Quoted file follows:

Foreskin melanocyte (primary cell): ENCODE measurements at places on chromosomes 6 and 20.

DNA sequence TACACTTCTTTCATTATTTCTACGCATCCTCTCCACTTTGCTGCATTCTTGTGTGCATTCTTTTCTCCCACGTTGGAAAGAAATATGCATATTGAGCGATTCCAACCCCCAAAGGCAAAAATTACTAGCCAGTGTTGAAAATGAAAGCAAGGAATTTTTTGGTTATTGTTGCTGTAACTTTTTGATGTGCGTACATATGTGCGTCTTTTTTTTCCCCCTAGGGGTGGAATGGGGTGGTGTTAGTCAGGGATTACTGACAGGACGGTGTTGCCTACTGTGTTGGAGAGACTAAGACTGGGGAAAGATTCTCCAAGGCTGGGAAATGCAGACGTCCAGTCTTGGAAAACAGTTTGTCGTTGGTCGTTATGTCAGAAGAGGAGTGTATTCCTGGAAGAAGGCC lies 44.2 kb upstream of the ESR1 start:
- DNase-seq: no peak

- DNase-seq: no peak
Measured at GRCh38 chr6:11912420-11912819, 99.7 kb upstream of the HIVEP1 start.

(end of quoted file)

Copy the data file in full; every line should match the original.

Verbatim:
Foreskin melanocyte (primary cell): ENCODE measurements at places on chromosomes 6 and 20.

DNA sequence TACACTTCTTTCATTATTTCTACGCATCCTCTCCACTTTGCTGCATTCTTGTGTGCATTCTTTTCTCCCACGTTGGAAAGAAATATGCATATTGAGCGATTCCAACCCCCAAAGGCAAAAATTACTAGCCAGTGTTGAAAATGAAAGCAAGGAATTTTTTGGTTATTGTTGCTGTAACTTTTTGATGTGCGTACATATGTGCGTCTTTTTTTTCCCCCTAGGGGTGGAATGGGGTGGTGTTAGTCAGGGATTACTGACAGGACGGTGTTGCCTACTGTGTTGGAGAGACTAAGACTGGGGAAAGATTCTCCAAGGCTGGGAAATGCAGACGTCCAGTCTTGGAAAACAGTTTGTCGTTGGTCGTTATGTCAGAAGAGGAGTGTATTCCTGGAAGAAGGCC lies 44.2 kb upstream of the ESR1 start:
- DNase-seq: no peak

- DNase-seq: no peak
Measured at GRCh38 chr6:11912420-11912819, 99.7 kb upstream of the HIVEP1 start.